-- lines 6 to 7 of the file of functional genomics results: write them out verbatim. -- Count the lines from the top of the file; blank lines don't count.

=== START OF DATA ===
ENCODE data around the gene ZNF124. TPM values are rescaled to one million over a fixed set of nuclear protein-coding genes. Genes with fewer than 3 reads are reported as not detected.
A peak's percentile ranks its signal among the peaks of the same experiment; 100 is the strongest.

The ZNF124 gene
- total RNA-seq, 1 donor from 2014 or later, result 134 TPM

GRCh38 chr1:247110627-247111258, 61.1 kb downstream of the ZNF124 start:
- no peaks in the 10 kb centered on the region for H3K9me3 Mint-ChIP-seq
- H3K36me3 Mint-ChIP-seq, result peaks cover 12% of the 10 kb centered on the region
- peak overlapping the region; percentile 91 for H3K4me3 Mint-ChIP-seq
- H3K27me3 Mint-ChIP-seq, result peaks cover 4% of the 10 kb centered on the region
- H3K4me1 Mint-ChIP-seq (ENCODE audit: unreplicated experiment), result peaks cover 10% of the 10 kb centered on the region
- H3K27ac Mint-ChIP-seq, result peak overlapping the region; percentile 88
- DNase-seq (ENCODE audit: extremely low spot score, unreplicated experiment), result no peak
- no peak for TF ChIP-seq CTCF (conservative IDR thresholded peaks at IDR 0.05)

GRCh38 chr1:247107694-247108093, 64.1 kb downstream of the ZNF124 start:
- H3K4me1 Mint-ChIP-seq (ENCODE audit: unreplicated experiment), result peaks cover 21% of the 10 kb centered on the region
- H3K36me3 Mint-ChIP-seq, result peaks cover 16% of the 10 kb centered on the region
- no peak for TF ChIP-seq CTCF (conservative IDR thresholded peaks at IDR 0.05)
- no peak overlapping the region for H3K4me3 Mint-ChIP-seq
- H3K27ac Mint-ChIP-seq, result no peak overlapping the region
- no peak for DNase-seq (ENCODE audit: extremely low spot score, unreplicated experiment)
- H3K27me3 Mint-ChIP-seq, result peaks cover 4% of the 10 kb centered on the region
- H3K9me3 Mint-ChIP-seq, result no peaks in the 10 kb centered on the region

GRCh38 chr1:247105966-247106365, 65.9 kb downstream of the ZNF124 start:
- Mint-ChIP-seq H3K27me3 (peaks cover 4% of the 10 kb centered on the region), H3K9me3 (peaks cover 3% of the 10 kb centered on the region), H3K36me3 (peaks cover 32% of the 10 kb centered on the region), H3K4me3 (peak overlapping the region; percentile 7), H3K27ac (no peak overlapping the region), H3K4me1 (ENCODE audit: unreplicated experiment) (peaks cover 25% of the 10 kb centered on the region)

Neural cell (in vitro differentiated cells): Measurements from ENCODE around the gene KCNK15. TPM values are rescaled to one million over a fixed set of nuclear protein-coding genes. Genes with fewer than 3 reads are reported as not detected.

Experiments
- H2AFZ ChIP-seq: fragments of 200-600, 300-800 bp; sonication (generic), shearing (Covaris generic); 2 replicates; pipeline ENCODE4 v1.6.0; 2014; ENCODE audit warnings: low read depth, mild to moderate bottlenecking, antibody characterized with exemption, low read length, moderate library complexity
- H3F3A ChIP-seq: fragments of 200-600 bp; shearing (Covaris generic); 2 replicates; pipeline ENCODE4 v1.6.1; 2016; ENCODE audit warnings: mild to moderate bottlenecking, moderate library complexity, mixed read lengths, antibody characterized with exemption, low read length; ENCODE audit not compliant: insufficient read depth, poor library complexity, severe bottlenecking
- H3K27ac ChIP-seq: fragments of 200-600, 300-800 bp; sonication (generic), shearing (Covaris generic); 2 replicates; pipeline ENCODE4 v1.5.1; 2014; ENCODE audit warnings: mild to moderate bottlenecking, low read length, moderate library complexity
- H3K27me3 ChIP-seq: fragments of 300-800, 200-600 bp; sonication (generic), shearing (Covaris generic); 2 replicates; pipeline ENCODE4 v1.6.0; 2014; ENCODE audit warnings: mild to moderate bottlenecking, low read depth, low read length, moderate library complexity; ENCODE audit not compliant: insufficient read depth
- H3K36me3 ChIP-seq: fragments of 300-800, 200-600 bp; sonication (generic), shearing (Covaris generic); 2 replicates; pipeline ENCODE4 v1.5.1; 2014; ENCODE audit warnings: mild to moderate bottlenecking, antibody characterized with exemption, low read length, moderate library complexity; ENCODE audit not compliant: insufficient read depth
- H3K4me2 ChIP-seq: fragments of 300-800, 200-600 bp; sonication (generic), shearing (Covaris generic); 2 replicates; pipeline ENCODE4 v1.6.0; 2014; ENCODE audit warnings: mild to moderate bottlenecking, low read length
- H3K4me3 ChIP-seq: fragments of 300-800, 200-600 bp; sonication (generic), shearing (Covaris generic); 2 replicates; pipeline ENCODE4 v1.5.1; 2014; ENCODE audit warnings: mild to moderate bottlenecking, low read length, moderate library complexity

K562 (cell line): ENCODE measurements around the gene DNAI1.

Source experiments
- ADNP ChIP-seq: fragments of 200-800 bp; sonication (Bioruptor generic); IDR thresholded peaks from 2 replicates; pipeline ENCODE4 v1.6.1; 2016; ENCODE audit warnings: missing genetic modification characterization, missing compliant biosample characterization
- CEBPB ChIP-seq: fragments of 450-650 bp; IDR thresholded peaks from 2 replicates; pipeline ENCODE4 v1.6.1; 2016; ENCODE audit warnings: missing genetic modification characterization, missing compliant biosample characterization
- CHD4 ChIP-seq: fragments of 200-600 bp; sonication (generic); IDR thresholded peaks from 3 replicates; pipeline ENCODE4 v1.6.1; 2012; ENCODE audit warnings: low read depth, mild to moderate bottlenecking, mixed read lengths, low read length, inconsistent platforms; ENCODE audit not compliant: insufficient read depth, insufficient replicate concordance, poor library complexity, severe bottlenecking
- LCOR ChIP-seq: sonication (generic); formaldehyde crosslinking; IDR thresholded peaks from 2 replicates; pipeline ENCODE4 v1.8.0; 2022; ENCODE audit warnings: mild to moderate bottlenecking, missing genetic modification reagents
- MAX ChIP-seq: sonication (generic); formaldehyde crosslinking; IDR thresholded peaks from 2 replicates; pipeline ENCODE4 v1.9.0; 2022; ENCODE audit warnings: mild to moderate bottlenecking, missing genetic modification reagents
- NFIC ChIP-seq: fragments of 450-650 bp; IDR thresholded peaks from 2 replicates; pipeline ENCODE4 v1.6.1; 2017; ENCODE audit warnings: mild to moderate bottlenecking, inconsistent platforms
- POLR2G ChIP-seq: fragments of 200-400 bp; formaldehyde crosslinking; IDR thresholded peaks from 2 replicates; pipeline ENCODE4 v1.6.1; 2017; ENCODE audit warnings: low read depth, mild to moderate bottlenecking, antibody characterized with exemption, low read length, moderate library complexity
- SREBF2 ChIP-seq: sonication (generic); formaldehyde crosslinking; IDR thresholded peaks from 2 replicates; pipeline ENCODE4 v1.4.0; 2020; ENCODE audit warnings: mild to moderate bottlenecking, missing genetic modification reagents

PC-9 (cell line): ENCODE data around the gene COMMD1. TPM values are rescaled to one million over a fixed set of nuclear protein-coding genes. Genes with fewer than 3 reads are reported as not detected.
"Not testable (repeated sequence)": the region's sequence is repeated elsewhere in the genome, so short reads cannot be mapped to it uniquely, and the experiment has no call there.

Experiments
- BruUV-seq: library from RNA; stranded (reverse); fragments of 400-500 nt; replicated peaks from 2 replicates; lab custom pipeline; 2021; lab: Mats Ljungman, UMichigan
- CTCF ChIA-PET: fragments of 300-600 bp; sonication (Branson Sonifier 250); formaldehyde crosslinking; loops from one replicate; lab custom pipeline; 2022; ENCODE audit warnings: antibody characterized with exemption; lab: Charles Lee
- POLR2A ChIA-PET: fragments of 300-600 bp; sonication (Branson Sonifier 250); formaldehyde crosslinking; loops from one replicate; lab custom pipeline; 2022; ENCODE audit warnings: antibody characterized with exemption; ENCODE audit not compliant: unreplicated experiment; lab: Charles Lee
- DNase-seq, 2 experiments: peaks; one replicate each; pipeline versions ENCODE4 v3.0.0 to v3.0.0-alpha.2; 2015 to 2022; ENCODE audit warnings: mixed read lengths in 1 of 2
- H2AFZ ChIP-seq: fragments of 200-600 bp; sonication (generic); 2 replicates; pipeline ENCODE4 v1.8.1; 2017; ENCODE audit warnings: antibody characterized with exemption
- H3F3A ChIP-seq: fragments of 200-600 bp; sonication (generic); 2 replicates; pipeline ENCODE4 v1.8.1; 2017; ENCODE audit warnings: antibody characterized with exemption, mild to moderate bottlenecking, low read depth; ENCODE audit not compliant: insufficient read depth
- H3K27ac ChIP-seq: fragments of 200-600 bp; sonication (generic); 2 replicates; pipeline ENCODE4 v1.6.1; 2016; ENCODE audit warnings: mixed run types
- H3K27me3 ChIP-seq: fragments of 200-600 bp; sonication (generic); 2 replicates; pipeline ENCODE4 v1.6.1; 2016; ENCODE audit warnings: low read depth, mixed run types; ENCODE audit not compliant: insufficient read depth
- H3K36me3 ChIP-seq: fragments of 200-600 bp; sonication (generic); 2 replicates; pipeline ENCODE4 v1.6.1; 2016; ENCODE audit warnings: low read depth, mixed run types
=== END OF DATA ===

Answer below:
- no peaks in the 10 kb centered on the region for H3K9me3 Mint-ChIP-seq
- H3K36me3 Mint-ChIP-seq, result peaks cover 12% of the 10 kb centered on the region